With all-new gadgets, high-flying action, exciting chases and a wisecracking new handler, Derek (Anthony Anderson), Cody has to retrieve the device before the world's leaders fall under the evil control of a diabolical villain.
Kevin Shepard is a tech-savvy young genius who uses his intelligence to slack off. When greedy video game executive Larry Wolf gets a hold of his ideas for a video game, Kevin and his best ... See full summary »
Set in an era where superheroes are commonly known and accepted, young William Stronghold, the son of the Commander and Jetstream, tries to find a balance between being a normal teenager and an extraordinary being.
Having recovered from wounds received in a failed rescue operation, Navy SEAL Shane Wolfe is handed a new assignment: Protect the five Plummer kids from enemies of their recently deceased father -- a government scientist whose top-secret experiment remains in the kids' house.
A take on the classic tale "The Boy Who Cried Wolf", this is the story of a 14-year-old boy named Jason Shephard who lies for the fun of it. He leaves an important story assignment entitled "Big Fat Liar" in movie producer Marty Wolf's limo, which Marty then turns into a film. When Jason sees a movie preview of his story, he and his best friend, Kaylee, travel to Los Angeles to make Marty confess to using his story, to clear his name, and to get him out of having to attend summer school. Jason then has to match wits with Marty, who also turns out to be a big liar.Written by
When Jason is talking to the people who hate Marty, and Kaylee starts talking about making him cry, she is standing next to Jason, but in the shot right before she starts talking, she is standing on the other side of the screen, next to Monty. See more »
I wanna see a broken man people. I mean broken as in 'I hit a baseball through the window' broken. I want you to turn him into mince meat, and I don't even know what mince meat is! I want him to cry for his mommy! Wah!, Wah! mommy, mommy, mommy! Do you read me 'cause I don't think you read me?
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Film title logo appears once end credits are finished See more »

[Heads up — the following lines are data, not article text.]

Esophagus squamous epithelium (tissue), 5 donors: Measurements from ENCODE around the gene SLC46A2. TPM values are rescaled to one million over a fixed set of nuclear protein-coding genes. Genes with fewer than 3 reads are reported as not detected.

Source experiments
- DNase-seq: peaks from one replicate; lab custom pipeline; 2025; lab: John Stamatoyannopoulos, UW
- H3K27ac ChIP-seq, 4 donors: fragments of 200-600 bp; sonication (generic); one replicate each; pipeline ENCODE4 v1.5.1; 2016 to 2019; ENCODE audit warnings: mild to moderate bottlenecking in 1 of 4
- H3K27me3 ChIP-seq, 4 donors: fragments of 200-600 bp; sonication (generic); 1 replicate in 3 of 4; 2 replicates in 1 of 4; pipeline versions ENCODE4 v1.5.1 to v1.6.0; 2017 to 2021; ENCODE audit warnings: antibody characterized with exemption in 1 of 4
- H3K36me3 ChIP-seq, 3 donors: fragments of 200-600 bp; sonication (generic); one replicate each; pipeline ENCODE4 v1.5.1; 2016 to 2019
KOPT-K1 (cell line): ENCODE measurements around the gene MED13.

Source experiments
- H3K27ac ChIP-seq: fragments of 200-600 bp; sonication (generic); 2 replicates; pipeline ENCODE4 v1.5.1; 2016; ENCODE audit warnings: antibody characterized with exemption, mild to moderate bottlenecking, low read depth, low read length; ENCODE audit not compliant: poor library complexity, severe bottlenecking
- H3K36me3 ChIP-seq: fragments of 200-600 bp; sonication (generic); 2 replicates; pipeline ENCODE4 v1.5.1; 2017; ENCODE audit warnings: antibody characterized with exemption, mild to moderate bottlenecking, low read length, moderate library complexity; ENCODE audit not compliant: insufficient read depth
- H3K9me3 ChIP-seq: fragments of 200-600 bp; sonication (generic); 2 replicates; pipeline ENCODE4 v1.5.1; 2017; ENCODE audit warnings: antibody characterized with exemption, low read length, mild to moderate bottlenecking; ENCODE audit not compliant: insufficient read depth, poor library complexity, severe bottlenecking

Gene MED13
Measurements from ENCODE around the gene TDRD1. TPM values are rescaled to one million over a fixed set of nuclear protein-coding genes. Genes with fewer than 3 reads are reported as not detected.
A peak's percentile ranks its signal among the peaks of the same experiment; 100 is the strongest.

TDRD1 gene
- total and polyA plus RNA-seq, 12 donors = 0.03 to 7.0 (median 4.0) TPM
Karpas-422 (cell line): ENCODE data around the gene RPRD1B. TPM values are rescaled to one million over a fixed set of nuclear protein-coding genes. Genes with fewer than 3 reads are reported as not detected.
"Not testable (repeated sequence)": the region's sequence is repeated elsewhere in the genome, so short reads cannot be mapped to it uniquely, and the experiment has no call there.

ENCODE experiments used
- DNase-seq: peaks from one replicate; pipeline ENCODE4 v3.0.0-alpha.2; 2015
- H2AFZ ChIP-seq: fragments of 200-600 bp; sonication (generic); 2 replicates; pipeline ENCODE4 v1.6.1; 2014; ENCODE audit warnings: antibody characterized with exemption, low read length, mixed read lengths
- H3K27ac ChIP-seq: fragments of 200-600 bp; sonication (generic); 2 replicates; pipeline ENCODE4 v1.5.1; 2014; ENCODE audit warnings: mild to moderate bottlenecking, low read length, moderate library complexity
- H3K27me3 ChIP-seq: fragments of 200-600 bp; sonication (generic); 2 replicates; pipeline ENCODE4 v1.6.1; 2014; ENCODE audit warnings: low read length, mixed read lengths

In the original theatrical release, the E.T. 20th Anniversary variant of the then-current Universal logo opened the film. This is plastered on the DVD and Blu-ray releases with the standard variant of said logo. Recent television broadcasts use the 2012 Universal Pictures logo. See more »
`Big Fat Liar' offers a lively contemporary spin on the Boy Who Cried Wolf legend. Jason Shepherd is a 14-year-old inveterate liar who spends most of his time devising elaborate yarns to keep himself out of trouble with his parents and teachers. One day, through an amazing fluke, he meets up with a nefarious movie producer named Marty Wolf who steals Shepherd's story idea a composition he wrote for his English class entitled `Big Fat Liar' and proceeds to make a movie out of it. When Jason's parents refuse to believe their son's outlandish tale, the youngster heads out to Hollywood to confront Wolf and make him verify his story. When Wolf refuses to do this, Jason concocts an elaborate scheme to make Wolf's life a living hell until he relents and helps make things right back home.
Kids will love `Big Fat Liar' for the simple reason that it works as pure adolescent fantasy wish-fulfillment on several levels. First, it shows a youngster getting the rare opportunity of turning a major studio backlot into his own personal playground (the film sometimes feels like a 90-minute commercial for Universal Studios' behind-the-scenes tour). Second, it feeds the desire we all have to watch the tables being turned on a certified rascal. And, third, like any good fantasy for children, it puts the kids in a position of power over the adult world. Jason and his pretty cohort, Kaylee, get to call the shots and pull the strings that eventually get the grownups to pay attention and listen to them.
`Big Fat Liar' might actually have been a better film had it resisted the tendency to overdo so much of its comedy. In fact, the best parts of the film occur near the beginning when Jason and his adventures stay connected to the real world. Once he gets to Hollywood, the film loses a bit of its edge. The cleverness and wit of the film's opening stretches give way to overwrought plot mechanics and over-the-top slapstick. The film has a great deal of undeniable energy, but subtlety can be a virtue as well and we miss that sense of sly fun that defines the film's ambiance early on.
Still, `Big Fat Liar' has more to recommend it than the average teen comedy. First of all, it stars the marvelous Frankie Muniz (`Malcolm in the Middle') who has energy and charm to spare in the role of Jason and who literally keeps the film bouncing along even when the comic setups don't always pay off as well as they should. Muniz is one child actor I will miss when he grows too old to still play these parts. Amanda Byrnes is equally likable as Jason's conspiratorial companion, Kaylee. And even though Paul Giamatti seems to be doing a Jim Carrey impersonation through large sections of the film, this fine comic actor hits heights of magnificent manic madness as the put-upon, hissable villain of the piece. The movie also has a fun time ribbing many of the elements of Hollywood culture from the unemployed `actors' working as chauffeurs to the has-beens looking for that big career turnabout to the insipid material that often serves as the basis for big studio productions (a movie about a cop teamed up with a crime-fighting chicken is the example here).
`Big Fat Liar' provides mixed blessings for the sophisticated adult audience, but youngsters should enjoy it all.
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